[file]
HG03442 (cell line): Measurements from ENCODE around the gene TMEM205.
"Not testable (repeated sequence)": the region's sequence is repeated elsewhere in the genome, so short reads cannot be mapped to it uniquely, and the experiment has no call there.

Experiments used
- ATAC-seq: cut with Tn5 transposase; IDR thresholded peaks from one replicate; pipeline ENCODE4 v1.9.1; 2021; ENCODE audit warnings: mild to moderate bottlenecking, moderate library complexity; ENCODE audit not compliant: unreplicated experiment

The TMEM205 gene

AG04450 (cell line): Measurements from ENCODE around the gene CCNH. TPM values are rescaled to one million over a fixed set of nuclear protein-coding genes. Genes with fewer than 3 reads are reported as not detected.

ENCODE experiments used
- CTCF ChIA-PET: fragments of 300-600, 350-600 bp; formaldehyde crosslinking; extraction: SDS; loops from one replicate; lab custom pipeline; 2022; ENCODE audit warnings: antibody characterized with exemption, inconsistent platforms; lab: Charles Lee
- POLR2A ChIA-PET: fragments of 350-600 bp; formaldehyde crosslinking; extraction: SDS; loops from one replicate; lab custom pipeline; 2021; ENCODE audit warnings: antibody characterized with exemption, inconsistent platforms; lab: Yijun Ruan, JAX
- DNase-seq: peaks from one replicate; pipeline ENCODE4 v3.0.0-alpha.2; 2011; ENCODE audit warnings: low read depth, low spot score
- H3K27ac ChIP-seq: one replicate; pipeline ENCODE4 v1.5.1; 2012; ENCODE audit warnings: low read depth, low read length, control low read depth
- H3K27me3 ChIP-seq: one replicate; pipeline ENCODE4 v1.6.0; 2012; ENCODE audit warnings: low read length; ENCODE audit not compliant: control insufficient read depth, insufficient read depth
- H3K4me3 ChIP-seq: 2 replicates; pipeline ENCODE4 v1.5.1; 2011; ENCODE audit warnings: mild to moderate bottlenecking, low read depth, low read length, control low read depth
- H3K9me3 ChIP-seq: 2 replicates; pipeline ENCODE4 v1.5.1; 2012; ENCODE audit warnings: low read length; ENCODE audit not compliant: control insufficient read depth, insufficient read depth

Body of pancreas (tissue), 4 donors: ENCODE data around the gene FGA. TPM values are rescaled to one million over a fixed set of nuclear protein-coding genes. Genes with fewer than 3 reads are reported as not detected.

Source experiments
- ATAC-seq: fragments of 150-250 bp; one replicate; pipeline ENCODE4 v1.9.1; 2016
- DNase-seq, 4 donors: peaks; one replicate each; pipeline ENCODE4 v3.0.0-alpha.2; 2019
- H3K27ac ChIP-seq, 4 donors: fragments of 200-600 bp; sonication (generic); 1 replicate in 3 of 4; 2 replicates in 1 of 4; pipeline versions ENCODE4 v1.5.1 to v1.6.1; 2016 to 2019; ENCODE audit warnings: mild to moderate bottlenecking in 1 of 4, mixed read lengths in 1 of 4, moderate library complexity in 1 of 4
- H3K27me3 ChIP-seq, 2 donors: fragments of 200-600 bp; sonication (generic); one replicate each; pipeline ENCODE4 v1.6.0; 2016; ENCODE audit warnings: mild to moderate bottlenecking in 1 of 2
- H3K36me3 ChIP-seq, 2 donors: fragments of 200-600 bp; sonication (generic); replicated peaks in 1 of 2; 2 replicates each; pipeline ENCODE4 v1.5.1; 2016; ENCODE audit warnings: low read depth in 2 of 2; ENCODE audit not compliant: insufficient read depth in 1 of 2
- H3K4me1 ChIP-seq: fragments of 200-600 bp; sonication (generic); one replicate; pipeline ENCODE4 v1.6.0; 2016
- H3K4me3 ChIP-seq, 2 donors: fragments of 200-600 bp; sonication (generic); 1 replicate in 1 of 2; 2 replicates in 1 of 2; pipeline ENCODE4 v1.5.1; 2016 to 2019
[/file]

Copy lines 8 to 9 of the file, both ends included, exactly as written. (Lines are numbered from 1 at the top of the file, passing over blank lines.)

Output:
- CTCF ChIA-PET: fragments of 300-600, 350-600 bp; formaldehyde crosslinking; extraction: SDS; loops from one replicate; lab custom pipeline; 2022; ENCODE audit warnings: antibody characterized with exemption, inconsistent platforms; lab: Charles Lee
- POLR2A ChIA-PET: fragments of 350-600 bp; formaldehyde crosslinking; extraction: SDS; loops from one replicate; lab custom pipeline; 2021; ENCODE audit warnings: antibody characterized with exemption, inconsistent platforms; lab: Yijun Ruan, JAX